The problem of antimicrobial resistance (AMR)
The problem of antimicrobial resistance (AMR)
Many barriers have been met and overcome across the history of the human race and its progress. One of such, and particularly significant, is humans’ fight against pathogenic microorganisms. Very relevant to current times, pathogenic viruses can rise to become global threats, but so can bacteria. Be it the bubonic plague, tuberculosis, cholera, or others. These names still resonate, echoes of times in which the battle against pathogens was lost. In such times, a unicellular organism could singlehandedly decimate a percentage of the human population : for example, tuberculosis peaked in the XIXth century and is estimated to, now, have killed 14% of humanity (all humans that had ever lived to that point), making it the deadliest bacterial infection in history, so far. In 2019, it still managed to infect 10 million and kill 1.4 million people. (WHO, 2020) Adding to this, bacteria have acted in conjunction with pathogenic viruses, for example, during the early XXth century, when the influenza pandemic later called ’the Spanish Flu’ left millions vulnerable to opportunistic bacterial pneumonia. This pandemic decimated 5% of the world’s population at the time.
The aforementioned dark times came to an end in relatively recent times : as the XIXth century gave its way to the XXth, the rapid development and introduction of many vaccines gave a prophylactic means to fight infectious diseases. More importantly, Alexander Flemming’s chance encounter with penicillin in 1928 paved the way for the direct fight against bacterial infections with antibiotics. Penicillin’s widespread use started in the 1940s during World War 2 and was followed by the ’Golden Age’ of antibiotics (1950-70s), humanity’s highest point in the fight against microbes. However, by 1955, antimicrobial resistance (AMR) to penicillin was a fact only twelve years after the start of its extensive use, as Flemming himself had predicted. Thus, AMR loomed large over modern medicine and scientists, who kept finding new antibiotics, hoping to keep ahead in the race between humans and AMR pathogens (see Table 1). (Bushak, 2016)
At the beginning of the XXIst century, there is no denying it : we are losing the antibiotics race. As seen in Table 1, the most recently discovered antibiotics (Daptomycin in 2003 and Ceftazidime-avibactam in 2015) lasted only one year before resistance appeared and was documented. (US-CDC, 2019) Names such as MRSA (Methicillin-resistant Staphylococcus aureus) have reached the general public, and names such as ’superbugs’ have been coined for MDR and PDR (Multidrug- and Pandrug-resistant) bacteria.
Cases of patients infected with superbugs resistant to ’last-resort’ antibiotics such as colistin already surfaced in 2016. (McGann et al., 2016) These pathogens, resistant to most existing therapies, are especially threatening to hospitalized patients who present risk factors. Risk factors include medical conditions such as cancer, diabetes and immunosuppression, for example, due to chemotherapy. Additionally, immunodeficiency due to either physiological stress (for example, skin damage or malnutrition) or old age can render a patient prey to these pathogens, in what is called an ’opportunistic’ infection. (Appelgren et al., 2001 ; Ozer et al., 2010 ; van Duin et al., 2016) It is evident that the mere presence of these pathogens in medical environments could quickly turn into a worst-case scenario : fragile patients threatened by untreatable bacterial infections. Indeed, MDR microorganisms already represent the leading cause of hospital-acquired infection (HAI) death.(Cassini et al., 2019 ; van Duin et al., 2016)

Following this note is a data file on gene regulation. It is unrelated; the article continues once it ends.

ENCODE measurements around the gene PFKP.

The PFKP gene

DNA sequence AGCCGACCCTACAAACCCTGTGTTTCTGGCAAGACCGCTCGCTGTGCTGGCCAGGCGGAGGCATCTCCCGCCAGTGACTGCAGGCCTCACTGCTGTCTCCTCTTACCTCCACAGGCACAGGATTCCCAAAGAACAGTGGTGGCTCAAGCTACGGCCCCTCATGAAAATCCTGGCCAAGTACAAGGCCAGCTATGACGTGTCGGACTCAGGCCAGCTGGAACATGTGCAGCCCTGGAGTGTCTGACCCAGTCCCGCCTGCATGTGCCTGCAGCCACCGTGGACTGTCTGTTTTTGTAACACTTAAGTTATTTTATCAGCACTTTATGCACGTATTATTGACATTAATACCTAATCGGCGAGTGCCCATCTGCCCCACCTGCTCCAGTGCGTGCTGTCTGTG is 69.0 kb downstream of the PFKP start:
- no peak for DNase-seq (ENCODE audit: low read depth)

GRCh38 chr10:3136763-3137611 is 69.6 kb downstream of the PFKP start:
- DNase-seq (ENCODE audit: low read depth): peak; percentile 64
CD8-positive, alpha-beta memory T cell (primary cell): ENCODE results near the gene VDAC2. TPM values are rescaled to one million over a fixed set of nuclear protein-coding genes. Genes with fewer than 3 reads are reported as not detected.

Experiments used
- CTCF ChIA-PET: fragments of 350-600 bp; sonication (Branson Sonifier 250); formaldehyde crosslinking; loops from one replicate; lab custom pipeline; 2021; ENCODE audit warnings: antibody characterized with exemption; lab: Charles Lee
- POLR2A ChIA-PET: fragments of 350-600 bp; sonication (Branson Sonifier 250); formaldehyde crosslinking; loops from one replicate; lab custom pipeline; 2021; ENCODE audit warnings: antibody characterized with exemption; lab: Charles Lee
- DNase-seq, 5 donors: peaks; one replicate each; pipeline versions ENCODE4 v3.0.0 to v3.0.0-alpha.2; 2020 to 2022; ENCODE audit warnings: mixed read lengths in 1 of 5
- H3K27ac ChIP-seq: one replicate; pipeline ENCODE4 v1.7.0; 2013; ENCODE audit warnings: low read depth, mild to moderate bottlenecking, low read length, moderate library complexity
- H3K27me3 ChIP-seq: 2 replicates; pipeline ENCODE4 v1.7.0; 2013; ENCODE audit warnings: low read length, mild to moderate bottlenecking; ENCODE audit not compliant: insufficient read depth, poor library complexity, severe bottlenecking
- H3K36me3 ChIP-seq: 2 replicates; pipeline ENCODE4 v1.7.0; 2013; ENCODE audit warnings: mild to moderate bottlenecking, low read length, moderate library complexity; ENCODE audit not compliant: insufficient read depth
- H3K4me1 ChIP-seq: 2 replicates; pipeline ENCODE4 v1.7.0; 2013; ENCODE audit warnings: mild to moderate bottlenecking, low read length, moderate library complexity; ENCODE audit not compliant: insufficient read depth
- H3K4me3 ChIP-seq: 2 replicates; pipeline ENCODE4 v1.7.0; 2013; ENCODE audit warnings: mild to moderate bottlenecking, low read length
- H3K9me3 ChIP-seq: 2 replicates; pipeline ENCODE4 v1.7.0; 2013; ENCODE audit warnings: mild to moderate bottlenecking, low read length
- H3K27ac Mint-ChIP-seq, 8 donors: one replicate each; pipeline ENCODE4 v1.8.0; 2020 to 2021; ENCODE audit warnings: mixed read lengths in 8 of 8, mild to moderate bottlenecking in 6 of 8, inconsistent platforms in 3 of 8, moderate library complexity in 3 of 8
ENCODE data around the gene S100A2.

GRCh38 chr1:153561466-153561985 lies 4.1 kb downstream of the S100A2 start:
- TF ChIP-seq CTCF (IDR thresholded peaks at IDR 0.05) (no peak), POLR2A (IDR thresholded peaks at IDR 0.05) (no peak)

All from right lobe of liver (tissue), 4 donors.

Undeniably, HAIs by resistant pathogens can grow into a bigger problem, to the point of reversing years of advances in modern medicine. This issue is illustrated by the situation of patients afflicted with cystic fibrosis (CF). CF is a well-studied genetic disease caused by a cystic fibrosis transmembrane conductance regulator (CFTR) mutation. This dysfunction results in thick mucus accumulating in different organs. Its chief consequence is progressive respiratory problems and increased susceptibility to lung inflammation and infections. Although no definitive cure exists, regular advances in modern medicine have enabled specialized treatment and care for CF patients, improving their quality of life. In terms of life expectancy, children born with CF in 2021 are expected to live 20 years more than the previous generation of patients.(O’Sullivan et al., 2009). Despite this, the leading cause for morbidity and mortality (at least 80%) in this population are bacterial respiratory infections. Indeed, the thick mucus characteristic of CF translates into a reduced capacity for airway cleansing, making the lungs an ideal breeding ground for opportunistic pathogens.(Ciofu et al., 2013) Due to this, CF is considered a high-risk factor in HAIs. It is the main responsible of mortality among genetic diseases in the Caucasian population. Similar to antibiotics, CF patients are losing the battle against MDR pathogens.
Proportional to what is becoming one of the main challenges of the XXIst century, a coordinated response against AMR has been erected at the highest levels : the World Health Organization (WHO), the European Commission, and the United States CDC (Centers for Disease Control and Prevention) all have action plans to implement against the rise of MDR pathogens.(EU-Comission, 2017 ; US-CDC, 2019 ; WHO, 2015) These plans provide solid advice on reducing resistance by better handling of antibiotics and highlight the necessity for alternatives in this fight. Therapies involving vaccines, antibodies and bacteriophages are some of the alternatives presented. Another alternative to antibiotics, less conventional but more relevant to this communication, is anti-adhesion therapy.